Your table is ready for The Menu, a black comedy horror film about a couple going to a destination restaurant on a remote island. They and a few exclusive guests taste the exquisite high-end dishes from celebrity chef Julian Slowik (Ralph Fiennes) and are shocked to discover the horrors brewing underneath their wining and dining. The marketing advertises the film as painstakingly prepared and brilliantly executed. Fortunately, this is very much the truth, as this is an unpredictable, twisty thriller with a dark comedic edge.
The setup for the film is familiar. We have a group of characters who are all trapped in a dangerous situation and must try to survive. The movie offers a variety of people who all have different positions. We have food critics, food lovers, investors, an actor, and the protagonist Margot Mills (Anya Taylor-Joy), who accompanies her foodie date Tyler (Nicholas Hoult) to the restaurant. She is a surrogate for the audience, as she is not well-versed in the food and is simply there for a fancy dinner. Margot says what the audience thinks, and is an excellent contrast to Tyler, who is passionate about food and much more into the experience.
Director Mark Mylod helms the film with precision, creating a haunting atmosphere. The screenplay penned by Will Tracy and Seth Reiss gives him a lot of room to play with, as the chefs working in this restaurant bow down to every word that Julian says. As the film takes darker and darker turns, the story becomes more investing as it shocks you with the twists. This is a movie where you never know what will happen next because of a premise designed to keep you on your toes. The film’s game of cat and mouse is mind-blowing and sure to get your heart racing.
Fiennes is no stranger to playing villains after his time as Lord Voldemort in the Harry Potter series, but he delivers a different type of performance in this film. He manages to balance the line between subdued and menacing phenomenally, and he’s captivating to watch. Hoult is terrific at playing a character whose actions and behavior you despise, as is Hong Chau as Elsa, the maître d’ of the restaurant. Taylor-Joy continues a year of high-profile performances after The Northman and Amsterdam, and she elevates her material here. Margot has a few reveals surrounding her backstory, but none is enough to elevate her to a memorable protagonist. Taylor-Joy is charismatic and fun to watch in this role.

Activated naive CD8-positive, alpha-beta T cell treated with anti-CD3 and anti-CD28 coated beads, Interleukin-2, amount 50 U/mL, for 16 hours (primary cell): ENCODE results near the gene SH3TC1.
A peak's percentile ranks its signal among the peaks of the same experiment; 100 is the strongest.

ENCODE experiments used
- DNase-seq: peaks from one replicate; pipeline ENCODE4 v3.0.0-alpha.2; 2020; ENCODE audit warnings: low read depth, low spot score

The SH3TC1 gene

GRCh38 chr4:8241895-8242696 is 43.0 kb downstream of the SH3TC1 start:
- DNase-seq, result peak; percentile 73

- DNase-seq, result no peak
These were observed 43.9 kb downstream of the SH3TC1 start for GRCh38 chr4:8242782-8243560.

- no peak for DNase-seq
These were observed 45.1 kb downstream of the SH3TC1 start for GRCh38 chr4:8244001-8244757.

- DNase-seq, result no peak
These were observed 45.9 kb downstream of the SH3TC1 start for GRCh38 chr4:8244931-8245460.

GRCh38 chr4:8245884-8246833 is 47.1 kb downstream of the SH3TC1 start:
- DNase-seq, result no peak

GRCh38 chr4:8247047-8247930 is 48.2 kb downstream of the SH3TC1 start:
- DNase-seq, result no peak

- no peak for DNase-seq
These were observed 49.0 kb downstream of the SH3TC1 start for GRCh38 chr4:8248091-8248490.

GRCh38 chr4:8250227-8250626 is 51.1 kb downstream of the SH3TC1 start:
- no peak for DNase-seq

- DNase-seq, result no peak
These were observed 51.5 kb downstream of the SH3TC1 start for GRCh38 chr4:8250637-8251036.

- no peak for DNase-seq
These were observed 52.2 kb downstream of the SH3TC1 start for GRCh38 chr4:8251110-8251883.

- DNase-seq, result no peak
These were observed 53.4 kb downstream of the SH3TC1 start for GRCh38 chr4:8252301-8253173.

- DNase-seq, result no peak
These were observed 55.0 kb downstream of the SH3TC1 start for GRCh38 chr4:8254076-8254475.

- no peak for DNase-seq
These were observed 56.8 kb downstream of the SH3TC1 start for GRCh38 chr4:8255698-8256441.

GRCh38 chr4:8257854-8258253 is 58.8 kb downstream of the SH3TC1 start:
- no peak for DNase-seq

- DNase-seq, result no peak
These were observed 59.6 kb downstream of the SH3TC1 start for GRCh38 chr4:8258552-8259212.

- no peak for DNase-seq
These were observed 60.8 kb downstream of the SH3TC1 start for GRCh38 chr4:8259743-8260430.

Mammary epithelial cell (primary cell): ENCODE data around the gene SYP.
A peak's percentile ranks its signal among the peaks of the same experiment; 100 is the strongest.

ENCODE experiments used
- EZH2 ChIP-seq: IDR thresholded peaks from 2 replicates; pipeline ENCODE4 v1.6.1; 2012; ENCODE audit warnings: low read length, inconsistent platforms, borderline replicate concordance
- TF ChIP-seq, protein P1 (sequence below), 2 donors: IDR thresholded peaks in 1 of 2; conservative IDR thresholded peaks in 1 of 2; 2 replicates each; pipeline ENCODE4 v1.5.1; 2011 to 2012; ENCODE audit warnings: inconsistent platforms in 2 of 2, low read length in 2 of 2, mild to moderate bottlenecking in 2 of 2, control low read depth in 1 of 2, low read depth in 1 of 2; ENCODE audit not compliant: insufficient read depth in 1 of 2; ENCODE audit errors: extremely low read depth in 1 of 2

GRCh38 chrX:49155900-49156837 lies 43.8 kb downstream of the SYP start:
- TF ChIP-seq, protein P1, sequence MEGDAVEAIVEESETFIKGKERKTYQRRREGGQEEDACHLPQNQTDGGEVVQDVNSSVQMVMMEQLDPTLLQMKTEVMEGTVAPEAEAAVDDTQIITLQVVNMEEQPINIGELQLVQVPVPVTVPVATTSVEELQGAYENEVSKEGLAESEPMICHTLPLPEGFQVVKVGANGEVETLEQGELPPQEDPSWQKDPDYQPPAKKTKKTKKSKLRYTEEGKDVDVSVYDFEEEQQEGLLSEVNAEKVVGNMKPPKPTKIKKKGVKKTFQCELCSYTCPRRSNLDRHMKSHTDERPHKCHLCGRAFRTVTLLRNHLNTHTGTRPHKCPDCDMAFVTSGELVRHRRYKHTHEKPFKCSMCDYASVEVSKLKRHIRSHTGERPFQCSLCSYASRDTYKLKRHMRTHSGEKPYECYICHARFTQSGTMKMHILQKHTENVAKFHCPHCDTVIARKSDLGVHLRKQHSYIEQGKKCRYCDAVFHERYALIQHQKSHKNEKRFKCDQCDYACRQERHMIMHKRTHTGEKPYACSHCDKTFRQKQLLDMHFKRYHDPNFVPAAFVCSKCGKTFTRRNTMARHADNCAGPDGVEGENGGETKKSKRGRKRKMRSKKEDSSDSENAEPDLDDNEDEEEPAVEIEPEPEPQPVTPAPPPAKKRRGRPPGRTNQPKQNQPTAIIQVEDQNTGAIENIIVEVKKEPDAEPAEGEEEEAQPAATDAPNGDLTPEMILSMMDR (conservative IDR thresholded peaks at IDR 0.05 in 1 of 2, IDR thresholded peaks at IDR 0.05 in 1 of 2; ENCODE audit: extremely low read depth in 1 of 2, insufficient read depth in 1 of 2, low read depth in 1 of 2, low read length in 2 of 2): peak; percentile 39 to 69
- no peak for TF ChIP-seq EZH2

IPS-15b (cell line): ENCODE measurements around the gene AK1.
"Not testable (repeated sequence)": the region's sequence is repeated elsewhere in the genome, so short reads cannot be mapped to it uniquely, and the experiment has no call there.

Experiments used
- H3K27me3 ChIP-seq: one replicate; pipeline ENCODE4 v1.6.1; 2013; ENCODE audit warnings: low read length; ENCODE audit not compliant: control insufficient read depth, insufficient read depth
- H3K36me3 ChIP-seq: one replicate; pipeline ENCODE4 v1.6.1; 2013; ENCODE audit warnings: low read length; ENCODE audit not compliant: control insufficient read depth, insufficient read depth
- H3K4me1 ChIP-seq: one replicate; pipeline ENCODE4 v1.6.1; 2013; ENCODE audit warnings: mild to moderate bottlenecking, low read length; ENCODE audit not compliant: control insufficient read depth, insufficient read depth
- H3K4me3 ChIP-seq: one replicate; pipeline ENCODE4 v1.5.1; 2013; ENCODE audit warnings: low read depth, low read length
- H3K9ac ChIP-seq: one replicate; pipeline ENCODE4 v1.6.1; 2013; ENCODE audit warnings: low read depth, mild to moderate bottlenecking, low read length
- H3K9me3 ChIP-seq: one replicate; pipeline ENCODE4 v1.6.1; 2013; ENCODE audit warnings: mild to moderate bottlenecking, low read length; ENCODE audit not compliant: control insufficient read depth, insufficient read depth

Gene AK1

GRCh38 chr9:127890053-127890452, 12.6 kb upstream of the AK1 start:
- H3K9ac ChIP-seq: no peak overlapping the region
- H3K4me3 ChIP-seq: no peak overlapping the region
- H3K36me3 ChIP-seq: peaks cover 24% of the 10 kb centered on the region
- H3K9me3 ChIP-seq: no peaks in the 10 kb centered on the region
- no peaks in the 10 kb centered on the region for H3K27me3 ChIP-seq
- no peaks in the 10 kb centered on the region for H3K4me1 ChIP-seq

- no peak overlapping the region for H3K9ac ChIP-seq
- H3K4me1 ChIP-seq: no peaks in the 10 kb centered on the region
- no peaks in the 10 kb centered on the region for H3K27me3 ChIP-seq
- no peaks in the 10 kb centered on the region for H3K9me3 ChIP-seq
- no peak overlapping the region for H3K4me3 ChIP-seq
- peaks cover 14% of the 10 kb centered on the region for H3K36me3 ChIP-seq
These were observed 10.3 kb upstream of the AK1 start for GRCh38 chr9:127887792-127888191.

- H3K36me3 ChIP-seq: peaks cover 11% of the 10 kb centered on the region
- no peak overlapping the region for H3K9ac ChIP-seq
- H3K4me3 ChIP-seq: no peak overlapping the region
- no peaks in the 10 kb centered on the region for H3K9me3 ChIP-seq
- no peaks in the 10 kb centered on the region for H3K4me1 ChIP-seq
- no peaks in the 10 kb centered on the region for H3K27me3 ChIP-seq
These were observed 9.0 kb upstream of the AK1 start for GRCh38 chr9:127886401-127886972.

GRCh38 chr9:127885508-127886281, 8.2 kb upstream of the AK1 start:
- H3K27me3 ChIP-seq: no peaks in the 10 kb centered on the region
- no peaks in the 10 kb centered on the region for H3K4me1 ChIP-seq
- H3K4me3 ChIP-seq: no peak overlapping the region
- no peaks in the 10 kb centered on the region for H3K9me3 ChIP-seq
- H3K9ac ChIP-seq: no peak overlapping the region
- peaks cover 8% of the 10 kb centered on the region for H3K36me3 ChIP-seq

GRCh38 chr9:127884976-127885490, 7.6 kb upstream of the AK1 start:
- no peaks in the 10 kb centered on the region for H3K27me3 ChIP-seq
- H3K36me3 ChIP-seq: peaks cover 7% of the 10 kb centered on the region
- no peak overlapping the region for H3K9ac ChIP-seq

The secret ingredients that make The Menu such a tasty dish are the themes surrounding class and art. This film is a satire of elite, pretentious artists and the type of work they create. This concept explores the people dining in the restaurant and how they respond to the art, with some seeing artistic brilliance and others being confused by its significance. Beauty is in the eye of the beholders, as Tyler eats up every bit of what Julian sells while Margot wonders about the point of paying a large sum to receive a small portion of food.
The best sequence in The Menu is one where Tyler is asked to cook a dish from scratch. It is a well-crafted sequence that targets the critics who cannot create, and it works perfectly in the film. While the movie can lack believability and doesn’t always push things as far as it could, this is an exquisitely crafted film with a sense of humor that lingers throughout the entire movie. Much like an actual dish, this may not be for everyone, but it worked for me.
As ComingSoon’s review policy explains, a score of 8 equates to “Great.” While there are a few minor issues, this score means that the art succeeds at its goal and leaves a memorable impact.
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